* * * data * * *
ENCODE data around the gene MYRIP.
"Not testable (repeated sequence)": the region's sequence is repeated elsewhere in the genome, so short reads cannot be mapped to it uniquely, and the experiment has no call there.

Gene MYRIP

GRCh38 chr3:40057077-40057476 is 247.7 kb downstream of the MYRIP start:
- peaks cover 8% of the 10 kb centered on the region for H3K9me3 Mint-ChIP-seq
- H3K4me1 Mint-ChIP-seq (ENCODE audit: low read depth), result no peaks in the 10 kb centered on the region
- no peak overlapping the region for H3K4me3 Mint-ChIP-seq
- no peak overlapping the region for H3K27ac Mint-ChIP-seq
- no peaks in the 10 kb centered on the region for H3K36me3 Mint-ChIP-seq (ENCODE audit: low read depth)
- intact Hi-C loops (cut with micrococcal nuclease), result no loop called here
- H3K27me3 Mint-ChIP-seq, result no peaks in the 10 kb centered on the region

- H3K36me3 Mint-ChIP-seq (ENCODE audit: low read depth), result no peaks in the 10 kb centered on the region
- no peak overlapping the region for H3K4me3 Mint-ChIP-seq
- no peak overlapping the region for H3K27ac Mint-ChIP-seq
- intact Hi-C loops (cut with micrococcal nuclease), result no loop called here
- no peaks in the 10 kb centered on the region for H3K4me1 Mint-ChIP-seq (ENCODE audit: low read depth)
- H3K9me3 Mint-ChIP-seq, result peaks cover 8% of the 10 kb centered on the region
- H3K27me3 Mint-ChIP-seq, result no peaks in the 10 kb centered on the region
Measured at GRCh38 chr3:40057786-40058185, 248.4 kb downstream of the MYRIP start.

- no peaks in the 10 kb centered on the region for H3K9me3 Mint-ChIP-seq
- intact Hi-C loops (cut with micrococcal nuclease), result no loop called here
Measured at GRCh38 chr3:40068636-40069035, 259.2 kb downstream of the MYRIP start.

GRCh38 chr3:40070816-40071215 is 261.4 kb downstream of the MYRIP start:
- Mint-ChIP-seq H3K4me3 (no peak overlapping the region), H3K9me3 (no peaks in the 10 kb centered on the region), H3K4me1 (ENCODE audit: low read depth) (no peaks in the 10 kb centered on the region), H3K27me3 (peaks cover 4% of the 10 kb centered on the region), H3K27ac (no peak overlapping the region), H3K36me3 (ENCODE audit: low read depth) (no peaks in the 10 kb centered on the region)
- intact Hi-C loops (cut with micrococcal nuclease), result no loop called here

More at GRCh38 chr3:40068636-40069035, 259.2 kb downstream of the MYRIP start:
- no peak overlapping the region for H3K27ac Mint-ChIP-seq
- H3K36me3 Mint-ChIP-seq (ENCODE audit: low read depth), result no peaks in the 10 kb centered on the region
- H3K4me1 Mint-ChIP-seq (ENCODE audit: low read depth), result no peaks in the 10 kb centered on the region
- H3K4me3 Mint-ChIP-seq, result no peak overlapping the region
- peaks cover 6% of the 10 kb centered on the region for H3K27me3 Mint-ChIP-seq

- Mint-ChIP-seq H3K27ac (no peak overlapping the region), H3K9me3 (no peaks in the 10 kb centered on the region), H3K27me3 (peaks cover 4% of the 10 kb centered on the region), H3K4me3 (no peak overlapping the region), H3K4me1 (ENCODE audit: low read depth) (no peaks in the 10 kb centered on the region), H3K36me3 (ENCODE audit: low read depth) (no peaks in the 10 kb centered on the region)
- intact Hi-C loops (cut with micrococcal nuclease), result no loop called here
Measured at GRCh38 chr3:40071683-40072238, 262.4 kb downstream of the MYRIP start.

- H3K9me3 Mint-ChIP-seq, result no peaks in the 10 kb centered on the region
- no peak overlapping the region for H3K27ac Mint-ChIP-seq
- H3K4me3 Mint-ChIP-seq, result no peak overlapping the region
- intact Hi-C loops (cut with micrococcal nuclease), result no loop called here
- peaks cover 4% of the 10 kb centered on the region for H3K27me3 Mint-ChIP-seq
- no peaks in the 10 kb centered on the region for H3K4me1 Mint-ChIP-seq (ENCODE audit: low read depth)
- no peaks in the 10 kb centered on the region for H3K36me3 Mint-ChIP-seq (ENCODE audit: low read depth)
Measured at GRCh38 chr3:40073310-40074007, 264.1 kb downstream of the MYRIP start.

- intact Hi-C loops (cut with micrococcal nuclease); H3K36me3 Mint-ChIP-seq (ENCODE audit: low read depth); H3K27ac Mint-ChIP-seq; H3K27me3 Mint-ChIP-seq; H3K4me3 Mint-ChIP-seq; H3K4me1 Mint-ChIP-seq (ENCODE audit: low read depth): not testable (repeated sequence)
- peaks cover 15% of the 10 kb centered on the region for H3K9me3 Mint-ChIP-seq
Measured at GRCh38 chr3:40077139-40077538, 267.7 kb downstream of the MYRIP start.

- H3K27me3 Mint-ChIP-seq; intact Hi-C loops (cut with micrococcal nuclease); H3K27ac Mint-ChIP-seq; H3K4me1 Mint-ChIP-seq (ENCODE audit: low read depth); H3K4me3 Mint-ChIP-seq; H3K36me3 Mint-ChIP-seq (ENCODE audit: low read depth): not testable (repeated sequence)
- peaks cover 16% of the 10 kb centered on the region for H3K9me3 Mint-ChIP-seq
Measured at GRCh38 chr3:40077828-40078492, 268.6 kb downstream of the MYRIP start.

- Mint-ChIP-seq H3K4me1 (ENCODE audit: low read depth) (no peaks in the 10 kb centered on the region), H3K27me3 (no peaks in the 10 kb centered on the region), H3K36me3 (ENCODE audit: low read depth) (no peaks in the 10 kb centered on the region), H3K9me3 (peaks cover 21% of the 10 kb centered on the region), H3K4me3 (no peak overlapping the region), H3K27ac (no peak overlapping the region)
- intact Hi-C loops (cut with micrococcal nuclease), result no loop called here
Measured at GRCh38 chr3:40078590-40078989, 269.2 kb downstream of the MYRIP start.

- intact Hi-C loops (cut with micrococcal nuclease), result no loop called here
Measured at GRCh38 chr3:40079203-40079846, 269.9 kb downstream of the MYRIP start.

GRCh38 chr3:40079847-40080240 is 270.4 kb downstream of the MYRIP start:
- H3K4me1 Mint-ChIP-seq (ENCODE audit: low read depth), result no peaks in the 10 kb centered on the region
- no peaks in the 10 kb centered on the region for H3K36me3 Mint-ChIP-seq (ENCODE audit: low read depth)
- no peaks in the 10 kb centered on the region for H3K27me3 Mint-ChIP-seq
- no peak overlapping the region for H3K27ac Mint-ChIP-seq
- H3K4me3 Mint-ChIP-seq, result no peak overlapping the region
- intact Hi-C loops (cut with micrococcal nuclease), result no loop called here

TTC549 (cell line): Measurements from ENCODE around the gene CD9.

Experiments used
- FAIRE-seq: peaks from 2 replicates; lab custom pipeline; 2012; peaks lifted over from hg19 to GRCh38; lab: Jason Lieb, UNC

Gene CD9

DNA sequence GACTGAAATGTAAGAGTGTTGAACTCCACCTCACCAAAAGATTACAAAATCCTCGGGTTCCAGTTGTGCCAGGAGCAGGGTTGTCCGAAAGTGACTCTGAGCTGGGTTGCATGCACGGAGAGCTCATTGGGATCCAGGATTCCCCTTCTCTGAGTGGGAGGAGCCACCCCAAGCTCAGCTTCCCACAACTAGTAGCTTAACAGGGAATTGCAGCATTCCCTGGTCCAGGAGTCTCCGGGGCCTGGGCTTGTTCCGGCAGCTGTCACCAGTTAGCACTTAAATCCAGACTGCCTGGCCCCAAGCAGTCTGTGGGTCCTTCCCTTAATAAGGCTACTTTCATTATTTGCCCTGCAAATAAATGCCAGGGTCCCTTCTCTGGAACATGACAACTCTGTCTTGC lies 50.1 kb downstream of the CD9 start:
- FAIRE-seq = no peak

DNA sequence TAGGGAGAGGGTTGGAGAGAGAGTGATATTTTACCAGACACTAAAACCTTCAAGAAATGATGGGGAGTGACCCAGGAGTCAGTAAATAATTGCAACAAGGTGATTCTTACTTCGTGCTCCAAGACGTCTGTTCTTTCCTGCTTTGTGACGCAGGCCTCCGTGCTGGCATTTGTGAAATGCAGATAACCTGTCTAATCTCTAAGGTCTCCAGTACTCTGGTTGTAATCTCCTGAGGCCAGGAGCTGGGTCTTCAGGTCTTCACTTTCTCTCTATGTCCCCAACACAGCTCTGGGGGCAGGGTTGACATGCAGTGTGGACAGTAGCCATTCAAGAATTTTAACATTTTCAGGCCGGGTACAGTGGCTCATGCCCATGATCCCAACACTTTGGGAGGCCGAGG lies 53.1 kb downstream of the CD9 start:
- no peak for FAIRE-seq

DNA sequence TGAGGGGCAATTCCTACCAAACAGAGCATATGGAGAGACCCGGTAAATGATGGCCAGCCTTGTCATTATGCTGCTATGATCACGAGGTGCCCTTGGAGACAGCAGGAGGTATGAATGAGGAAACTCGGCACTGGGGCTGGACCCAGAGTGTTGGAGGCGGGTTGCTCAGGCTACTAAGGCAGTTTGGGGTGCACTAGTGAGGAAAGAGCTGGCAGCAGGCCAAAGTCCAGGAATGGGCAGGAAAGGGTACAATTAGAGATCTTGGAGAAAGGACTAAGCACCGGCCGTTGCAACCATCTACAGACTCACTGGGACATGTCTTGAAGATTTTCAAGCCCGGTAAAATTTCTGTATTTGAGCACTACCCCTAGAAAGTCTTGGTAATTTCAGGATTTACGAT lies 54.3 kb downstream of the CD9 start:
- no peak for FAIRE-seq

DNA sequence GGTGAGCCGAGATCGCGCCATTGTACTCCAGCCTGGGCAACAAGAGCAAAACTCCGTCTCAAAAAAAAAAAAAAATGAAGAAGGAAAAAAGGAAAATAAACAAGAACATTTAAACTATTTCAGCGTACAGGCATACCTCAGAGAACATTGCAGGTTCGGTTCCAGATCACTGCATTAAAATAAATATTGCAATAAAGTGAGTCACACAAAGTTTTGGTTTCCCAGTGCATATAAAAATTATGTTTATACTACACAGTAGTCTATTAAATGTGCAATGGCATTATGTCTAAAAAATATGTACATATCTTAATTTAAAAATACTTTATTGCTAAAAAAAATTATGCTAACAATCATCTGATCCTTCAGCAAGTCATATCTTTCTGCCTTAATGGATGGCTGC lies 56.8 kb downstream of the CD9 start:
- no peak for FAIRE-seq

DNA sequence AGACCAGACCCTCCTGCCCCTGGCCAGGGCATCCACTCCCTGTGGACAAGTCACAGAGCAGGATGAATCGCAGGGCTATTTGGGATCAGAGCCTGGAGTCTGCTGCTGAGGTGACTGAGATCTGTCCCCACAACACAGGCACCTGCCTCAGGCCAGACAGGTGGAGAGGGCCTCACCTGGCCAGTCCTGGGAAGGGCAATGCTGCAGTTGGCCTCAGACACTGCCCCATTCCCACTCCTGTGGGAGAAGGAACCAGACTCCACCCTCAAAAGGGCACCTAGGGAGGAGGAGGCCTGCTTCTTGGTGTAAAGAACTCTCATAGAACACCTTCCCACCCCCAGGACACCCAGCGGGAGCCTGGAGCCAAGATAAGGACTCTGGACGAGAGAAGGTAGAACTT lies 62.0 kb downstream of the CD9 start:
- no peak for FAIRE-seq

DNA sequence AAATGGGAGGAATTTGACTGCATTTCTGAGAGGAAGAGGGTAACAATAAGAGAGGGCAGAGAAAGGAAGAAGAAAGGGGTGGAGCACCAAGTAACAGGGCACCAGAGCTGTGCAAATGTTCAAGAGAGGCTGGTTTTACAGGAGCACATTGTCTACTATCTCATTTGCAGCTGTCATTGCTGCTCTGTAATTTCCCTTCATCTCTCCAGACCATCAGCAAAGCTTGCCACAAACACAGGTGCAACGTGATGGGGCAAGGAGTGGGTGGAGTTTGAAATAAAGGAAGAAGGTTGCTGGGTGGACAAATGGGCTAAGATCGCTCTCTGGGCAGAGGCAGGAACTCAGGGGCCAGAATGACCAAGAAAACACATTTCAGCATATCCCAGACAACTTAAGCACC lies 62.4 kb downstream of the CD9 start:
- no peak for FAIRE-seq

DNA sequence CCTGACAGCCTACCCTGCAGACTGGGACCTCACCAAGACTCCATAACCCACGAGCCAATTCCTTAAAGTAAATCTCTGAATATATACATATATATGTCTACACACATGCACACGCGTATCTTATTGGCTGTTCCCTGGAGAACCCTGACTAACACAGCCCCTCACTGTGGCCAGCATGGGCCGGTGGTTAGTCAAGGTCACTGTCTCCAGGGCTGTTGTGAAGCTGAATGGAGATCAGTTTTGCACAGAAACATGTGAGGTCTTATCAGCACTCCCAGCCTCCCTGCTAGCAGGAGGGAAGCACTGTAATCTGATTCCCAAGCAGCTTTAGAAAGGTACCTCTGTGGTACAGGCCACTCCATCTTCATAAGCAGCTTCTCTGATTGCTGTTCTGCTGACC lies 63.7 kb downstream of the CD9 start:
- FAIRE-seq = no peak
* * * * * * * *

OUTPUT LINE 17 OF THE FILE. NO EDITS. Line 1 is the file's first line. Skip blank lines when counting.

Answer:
- H3K9me3 Mint-ChIP-seq, result peaks cover 8% of the 10 kb centered on the region